I think that part of what we find in 1 John might help us out here as well.  The Scripture says that those who believe “have the witness in themselves” (1 Jn. 5:10).  There is some debate about what this means, but I think it means that when someone’s faith in Jesus is real you can see the life that is in them.[5]  It’s obvious by who they are and how they live.  You can’t miss it.  But I think the same can be said for a lot of people who are “outside” the church. There are a lot of people out there who have the light of God’s life within them.  All we have to do is open our eyes and see it.[6]  Whether we’re talking about Mohandas Ghandi, a Hindu, or the Dalai Lama, a Buddhist, or Mother Theresa, a Catholic nun, or Pearl Buck, a Presbyterian missionary.  You can see the light of God’s life in and through their lives.  They “have the witness in themselves.”
I think this kind of approach is a much better option for us in our day and time.  Instead of looking at others with shallow prejudices and dismissing their religions, if we will open our eyes we can see many people of all faiths who shine the light of God’s love all around them.  Rather than getting them to “see the light” and come around to our way of looking at things, perhaps we should first be open to seeing the light they already have within them.  We may be surprised to find that it looks a lot like the light of God’s life in us, and that we have a lot more in common that we expected!

[1] © 2012 Alan Brehm. A sermon preached by Rev. Dr. Alan Brehm on 5/20/12 at First Presbyterian Church, Dickinson, TX and at A Community of the Servant-Savior Presbyterian Church, Houston, TX.a
[2] Cf. Gail R. O’Day, “The Gospel of John,” New Interpreters Bible IX:793; contrast the overly subtle approach of Paul Minear, Interpretation 32 (April 1978): 178-79, where he insists that the “world” is not humanity or those outside the church, but “the hidden jurisdiction of the Evil One.”
[3] Cf. Raymond E. Brown, The Epistles of John, 31–35; cf. also Stephen S. Smalley, 1,2,3 John, 291. The group that left had so emphasized Jesus as divine as to deny that he was human.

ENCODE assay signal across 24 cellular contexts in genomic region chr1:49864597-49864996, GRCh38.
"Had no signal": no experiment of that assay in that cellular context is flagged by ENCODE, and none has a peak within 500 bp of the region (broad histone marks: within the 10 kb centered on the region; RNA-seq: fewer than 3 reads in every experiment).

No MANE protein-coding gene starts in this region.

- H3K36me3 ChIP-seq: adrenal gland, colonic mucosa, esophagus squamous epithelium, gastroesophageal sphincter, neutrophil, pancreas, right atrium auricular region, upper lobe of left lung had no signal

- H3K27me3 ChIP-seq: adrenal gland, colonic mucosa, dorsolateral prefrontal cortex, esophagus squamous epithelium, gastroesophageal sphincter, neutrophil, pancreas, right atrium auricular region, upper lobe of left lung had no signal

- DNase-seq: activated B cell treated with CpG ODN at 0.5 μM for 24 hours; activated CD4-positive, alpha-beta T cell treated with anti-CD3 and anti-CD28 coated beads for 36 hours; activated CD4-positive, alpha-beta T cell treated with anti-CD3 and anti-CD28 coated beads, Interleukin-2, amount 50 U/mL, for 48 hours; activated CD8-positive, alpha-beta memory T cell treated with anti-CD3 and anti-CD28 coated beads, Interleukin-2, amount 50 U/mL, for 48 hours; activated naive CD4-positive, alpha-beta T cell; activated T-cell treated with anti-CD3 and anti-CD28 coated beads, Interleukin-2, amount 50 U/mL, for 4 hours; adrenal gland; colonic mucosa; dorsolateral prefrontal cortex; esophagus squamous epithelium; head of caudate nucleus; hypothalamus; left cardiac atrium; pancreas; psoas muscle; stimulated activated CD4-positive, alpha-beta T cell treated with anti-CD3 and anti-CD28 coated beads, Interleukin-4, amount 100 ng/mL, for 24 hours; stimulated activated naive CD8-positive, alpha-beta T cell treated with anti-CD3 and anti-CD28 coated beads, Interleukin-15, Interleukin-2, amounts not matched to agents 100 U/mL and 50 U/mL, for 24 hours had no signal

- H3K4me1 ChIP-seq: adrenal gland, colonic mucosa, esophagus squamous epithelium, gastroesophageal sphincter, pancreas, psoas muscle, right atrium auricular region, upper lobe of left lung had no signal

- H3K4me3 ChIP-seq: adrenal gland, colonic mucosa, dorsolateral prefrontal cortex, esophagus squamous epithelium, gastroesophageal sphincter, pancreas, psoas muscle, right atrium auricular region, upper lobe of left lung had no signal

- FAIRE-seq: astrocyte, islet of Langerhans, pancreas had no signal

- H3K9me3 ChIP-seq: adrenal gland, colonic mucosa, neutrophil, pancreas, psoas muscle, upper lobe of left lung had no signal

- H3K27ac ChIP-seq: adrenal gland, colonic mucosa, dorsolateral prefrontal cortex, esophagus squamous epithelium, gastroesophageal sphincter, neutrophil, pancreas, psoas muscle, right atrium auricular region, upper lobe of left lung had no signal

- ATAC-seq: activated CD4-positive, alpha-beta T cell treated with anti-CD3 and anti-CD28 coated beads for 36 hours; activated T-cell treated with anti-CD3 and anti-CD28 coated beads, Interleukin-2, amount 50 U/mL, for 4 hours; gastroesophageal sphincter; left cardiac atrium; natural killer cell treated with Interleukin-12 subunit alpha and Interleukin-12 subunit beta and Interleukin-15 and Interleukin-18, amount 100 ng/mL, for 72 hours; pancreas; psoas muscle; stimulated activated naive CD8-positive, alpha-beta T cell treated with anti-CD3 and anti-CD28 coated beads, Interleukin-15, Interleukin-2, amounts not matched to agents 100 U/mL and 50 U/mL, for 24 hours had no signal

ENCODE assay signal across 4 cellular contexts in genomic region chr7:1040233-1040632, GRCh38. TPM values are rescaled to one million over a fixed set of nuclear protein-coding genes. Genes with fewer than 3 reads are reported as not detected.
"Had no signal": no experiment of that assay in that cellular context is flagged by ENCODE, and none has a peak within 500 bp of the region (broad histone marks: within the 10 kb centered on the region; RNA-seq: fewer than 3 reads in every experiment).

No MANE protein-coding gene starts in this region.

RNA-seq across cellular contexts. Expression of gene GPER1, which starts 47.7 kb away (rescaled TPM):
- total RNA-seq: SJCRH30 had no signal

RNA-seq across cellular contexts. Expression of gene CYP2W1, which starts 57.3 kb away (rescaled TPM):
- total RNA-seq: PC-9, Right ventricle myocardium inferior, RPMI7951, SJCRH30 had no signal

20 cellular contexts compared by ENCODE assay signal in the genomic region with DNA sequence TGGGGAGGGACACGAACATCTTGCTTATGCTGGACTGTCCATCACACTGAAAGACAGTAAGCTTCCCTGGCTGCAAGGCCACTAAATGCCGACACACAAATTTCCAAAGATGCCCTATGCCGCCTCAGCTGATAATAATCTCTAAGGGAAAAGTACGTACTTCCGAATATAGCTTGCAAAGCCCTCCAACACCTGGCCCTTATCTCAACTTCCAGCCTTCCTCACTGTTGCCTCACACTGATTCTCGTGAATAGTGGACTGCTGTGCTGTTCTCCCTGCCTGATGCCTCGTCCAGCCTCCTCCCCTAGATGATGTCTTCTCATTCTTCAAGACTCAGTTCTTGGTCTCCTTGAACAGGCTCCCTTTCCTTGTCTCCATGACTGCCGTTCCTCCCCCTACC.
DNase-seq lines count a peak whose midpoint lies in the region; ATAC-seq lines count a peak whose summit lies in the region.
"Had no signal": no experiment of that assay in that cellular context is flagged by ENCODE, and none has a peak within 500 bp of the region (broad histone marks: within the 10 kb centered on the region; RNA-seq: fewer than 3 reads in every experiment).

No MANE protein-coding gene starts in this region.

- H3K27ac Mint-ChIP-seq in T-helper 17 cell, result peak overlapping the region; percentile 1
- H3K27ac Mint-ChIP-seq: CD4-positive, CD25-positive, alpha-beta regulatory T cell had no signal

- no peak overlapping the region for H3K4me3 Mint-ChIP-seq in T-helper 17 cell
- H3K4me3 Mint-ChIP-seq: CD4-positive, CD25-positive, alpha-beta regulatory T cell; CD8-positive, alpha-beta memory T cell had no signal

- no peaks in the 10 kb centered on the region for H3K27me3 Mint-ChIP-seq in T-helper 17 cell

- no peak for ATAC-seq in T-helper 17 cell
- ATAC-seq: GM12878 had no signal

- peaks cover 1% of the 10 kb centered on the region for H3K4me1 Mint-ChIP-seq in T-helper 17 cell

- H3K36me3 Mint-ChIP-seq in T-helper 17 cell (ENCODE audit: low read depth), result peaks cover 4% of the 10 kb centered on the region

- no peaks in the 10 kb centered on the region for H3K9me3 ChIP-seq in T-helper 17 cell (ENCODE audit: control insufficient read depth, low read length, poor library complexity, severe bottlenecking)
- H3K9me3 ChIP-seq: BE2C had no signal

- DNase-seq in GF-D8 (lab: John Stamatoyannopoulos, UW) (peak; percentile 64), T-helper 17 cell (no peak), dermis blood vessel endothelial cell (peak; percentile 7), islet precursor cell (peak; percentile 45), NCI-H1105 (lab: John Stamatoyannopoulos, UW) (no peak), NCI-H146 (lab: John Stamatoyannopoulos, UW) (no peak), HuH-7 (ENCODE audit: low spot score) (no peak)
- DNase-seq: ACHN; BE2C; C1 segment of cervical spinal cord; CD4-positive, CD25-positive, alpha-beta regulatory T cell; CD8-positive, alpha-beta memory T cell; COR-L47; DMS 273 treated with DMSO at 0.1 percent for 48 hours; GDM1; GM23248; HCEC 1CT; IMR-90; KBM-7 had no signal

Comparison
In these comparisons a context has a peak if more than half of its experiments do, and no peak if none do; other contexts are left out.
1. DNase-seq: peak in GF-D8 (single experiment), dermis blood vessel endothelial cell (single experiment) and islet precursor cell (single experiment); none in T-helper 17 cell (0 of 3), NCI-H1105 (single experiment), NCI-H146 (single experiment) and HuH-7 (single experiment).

[4] In John’s Gospel, it is clear that “God so loved the world that he gave his only Son” and that “God did not send the son into the world to condemn the world, but that the world might be saved” (Jn. 3:16-17).  On this ambiguity regarding the “world” in John’s Gospel, cf. Raymond E. Brown, The Gospel According to John XIII-XXI, 763-65.  Cf. also Karl Barth, Church Dogmatics 4.1:73-76, where he points to a similar dynamic in Paul’s writings, and yet emphasizes that Paul says “God was in Christ, reconciling the world to himself” (2 Cor. 5:19).
[5] Cf. Smalley, 1, 2, 3 John, 285-86; and C. Clifton Black, “The First, Second and Third Letters of John,” New Interpreters Bible XII:440.  Cf. also G. Strecker, and H. W. Attridge, The Johannine letters, 195–196: “The Christ-event is not a thing of the past to which one may look back with an objectifying glance. … It occurs hic et nunc in the community, as a reconciling, life-giving reality. Christian life before God is life in the Son.”
[6] Cf. Tara Brach, Radical Acceptance, 301, where she speaks of this in terms of recognizing “the spark of God in others.”  Cf. similarly, Barbara Brown Taylor, An Altar in the World, 92, where she recognizes that this is a challenge, the challenge of “escaping the small self long enough to glimpse the wholeness” in which everything that is exists.  She says, “Everything that lives, lives in this light”!